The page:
Computer Backup and Recovery
That was drilled into us from the time I went to a computer programming school in San Diego 37 years ago.
You will have a failure on your computer – either hardware or software – that renders all of the work you’ve done – sometimes for decades – gone.
It happened to me on my old Hewlett-Packard HP 3000 mini computer at work years ago once or twice.
It’s happened on my desktops at home maybe three times in 20 years.
If you asked me 3 months ago if I would be looking for toilet paper for 4 days and then waiting behind 2,000 socially distanced fellow costumers at our Costco to get some, I’d have thought you were nuts. And then, like a happy Muscovite of the 70s, I was able to get some. Because you can do without a lot of consumer items, but toilet paper isn’t one of those items.
Of course things were different for a Muscovite under the Communist Party versus here. In the Soviet Union, if people saw a line, they automatically got into it because they knew there was something worth waiting for.
And here our shelves are full , other than paper items and hand cleaner.
It seems surprising, when I think about it. Even I had largely forgotten about it until reminded by my friends at Katherin’s Biergarten. And because I have knowledge now I am typing away at 2306 in a desire to get this posted before 0000.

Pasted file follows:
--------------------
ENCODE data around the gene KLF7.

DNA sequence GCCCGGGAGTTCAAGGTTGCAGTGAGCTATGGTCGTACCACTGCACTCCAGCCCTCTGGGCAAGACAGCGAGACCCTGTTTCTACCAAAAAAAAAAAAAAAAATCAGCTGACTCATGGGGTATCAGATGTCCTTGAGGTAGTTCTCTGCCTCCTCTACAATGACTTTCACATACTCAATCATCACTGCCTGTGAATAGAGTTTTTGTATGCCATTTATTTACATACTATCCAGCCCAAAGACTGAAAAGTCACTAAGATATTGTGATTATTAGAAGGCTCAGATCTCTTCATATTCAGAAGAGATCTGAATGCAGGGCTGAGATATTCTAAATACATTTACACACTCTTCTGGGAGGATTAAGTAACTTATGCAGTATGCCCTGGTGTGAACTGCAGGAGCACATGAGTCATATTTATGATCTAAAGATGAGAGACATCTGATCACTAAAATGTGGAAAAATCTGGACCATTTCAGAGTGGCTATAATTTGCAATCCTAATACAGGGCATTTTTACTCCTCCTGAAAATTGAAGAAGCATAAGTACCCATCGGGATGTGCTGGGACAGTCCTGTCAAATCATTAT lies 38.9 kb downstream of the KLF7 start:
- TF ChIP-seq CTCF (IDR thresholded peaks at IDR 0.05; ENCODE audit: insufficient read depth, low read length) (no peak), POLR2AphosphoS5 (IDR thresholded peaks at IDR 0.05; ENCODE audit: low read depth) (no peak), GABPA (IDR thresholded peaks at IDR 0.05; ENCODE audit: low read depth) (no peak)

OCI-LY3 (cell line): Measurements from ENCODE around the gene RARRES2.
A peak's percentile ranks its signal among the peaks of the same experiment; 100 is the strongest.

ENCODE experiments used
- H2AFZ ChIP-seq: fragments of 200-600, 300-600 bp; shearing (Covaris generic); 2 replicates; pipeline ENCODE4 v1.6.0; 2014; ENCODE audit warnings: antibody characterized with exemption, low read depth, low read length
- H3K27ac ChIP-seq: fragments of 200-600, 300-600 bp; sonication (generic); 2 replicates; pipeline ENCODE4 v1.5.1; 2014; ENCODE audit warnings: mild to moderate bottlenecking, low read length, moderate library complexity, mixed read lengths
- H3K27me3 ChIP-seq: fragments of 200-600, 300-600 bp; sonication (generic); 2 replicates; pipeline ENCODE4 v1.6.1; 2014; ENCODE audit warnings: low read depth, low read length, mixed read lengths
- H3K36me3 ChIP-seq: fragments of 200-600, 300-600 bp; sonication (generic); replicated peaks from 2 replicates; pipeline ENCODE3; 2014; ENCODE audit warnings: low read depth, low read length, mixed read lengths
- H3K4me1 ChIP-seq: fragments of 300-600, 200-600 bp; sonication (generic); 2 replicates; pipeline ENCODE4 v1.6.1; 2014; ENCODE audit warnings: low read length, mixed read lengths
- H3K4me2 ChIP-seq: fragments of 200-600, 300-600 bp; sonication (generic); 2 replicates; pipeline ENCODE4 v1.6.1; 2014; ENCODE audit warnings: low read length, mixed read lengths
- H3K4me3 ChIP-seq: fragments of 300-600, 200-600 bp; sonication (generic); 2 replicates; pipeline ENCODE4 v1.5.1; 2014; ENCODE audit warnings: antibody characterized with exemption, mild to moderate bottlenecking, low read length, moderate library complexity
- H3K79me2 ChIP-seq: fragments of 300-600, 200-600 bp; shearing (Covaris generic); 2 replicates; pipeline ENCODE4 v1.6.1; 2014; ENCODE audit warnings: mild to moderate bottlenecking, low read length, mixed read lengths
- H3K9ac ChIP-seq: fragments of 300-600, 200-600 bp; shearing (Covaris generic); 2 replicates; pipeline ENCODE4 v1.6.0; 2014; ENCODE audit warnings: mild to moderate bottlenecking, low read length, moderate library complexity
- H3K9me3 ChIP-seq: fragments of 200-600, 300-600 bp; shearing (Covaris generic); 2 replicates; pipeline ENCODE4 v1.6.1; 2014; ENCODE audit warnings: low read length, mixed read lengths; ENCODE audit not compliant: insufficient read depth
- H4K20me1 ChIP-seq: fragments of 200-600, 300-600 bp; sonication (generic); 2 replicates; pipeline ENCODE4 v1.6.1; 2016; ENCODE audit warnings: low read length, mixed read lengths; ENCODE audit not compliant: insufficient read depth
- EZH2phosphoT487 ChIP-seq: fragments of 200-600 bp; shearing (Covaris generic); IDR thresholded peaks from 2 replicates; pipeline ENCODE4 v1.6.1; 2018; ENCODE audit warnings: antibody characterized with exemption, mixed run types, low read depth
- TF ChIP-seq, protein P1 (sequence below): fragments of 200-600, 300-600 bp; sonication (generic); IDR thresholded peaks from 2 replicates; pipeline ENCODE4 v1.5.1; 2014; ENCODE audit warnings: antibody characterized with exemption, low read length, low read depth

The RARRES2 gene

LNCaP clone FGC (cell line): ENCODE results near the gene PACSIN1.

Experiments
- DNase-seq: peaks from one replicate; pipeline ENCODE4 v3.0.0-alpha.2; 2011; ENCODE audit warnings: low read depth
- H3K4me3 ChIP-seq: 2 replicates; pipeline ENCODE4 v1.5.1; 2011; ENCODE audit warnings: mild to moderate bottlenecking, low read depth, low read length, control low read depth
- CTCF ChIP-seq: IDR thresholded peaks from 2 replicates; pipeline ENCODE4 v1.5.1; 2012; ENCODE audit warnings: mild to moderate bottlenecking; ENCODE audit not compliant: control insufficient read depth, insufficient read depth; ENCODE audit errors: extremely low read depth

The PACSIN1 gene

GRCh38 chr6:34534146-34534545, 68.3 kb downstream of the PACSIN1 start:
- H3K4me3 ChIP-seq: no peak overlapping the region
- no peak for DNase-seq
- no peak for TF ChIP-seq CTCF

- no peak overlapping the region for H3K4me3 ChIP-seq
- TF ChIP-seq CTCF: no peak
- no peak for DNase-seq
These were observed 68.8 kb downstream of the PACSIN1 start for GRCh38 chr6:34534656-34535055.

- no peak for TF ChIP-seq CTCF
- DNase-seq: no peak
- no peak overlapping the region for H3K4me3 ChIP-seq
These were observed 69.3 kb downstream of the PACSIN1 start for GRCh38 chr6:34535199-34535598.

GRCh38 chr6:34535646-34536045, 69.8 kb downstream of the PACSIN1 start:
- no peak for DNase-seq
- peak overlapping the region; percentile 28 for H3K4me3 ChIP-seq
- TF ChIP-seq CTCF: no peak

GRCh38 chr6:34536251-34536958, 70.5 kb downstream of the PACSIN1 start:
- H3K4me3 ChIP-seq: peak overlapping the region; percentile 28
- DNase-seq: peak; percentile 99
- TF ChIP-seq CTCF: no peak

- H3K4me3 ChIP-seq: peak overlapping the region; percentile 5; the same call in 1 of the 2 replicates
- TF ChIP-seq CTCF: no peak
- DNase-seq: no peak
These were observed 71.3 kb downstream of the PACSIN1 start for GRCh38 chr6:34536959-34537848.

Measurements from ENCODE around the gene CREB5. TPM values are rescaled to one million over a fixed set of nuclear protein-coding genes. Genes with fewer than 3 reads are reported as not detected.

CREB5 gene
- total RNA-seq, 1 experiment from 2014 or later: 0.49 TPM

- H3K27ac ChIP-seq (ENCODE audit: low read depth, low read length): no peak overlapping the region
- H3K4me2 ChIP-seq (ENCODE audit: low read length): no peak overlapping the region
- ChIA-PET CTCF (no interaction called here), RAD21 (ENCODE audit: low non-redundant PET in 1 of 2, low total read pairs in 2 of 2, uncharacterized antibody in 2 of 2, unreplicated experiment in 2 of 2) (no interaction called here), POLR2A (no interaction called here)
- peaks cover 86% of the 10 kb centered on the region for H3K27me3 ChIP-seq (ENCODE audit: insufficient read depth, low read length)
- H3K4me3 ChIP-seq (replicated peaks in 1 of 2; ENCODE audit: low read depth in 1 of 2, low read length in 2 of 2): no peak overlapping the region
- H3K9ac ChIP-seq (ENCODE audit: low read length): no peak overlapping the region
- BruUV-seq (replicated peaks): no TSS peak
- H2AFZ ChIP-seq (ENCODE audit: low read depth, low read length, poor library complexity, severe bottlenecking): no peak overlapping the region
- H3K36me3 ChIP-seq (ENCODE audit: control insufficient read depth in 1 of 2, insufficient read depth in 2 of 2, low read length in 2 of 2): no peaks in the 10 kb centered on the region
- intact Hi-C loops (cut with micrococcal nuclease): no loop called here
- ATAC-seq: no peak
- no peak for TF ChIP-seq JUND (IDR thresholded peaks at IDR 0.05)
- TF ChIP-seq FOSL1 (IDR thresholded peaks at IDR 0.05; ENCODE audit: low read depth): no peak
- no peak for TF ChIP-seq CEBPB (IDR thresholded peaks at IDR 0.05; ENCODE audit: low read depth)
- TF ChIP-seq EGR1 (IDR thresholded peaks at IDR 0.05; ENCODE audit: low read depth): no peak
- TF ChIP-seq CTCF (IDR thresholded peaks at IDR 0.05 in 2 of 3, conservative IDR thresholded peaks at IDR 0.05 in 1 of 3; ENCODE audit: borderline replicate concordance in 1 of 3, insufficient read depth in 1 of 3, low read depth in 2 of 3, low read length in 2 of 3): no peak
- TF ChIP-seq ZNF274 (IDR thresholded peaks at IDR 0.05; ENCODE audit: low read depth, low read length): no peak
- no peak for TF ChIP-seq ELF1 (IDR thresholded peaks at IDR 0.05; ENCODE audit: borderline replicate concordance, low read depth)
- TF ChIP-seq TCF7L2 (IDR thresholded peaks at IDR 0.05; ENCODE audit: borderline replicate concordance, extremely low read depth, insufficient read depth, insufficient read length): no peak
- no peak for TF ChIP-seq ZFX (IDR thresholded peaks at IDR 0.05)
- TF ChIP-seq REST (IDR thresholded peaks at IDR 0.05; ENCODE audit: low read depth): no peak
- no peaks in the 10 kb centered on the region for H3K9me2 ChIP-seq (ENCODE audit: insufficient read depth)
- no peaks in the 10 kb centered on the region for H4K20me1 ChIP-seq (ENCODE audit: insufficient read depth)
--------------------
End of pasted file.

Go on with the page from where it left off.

Ever since I got an iPhone 5S, I have been enamored with Apple products. The fit and finish, and ergonomics seems to be well thought out.
Heard about the new iOS 13 and I “upgraded” it for my SE the first hours it was available.
Now my reminder app, which I relied upon so heavily, is in shambles.
Over the years it has amazed me at how little so much software seems to have been tested before public release. And in many instances, that which has been sufficiently tested was not used in the “real world” by the people actually needing it, but some programmer’s idea of how things should be.
Heck, look at the mess involving the 737 Max. Not much thought was put into the “what if’s”.
I think we can all relate to software like that.
My father in Korea, 1950
The other day I was writing about my short trip around California, and I mentioned that:
I view a trip both as an opportunity to see things and drive some good roads. And along the way make a few small discoveries.
I covered the “things” and “good roads”, but I didn’t mention any discoveries.
I believe that I learned more about leadership- – good and bad – during my short time in the Army. There was one Army captain that we’d have followed off a cliff if ordered to do so; knowing he’d be right there with us. He wasn’t a “pal” but we respected him to the hilt. He was an ex-Marine (I know, I know), and a Green Beret in Vietnam who had been a sergeant, if any of that matters.
There was also one staff sgt most of us would have been glad to push off a cliff.
The good and the bad – I saw it all. Most of those above me were good people. Like anything there were both ends of the bell curve.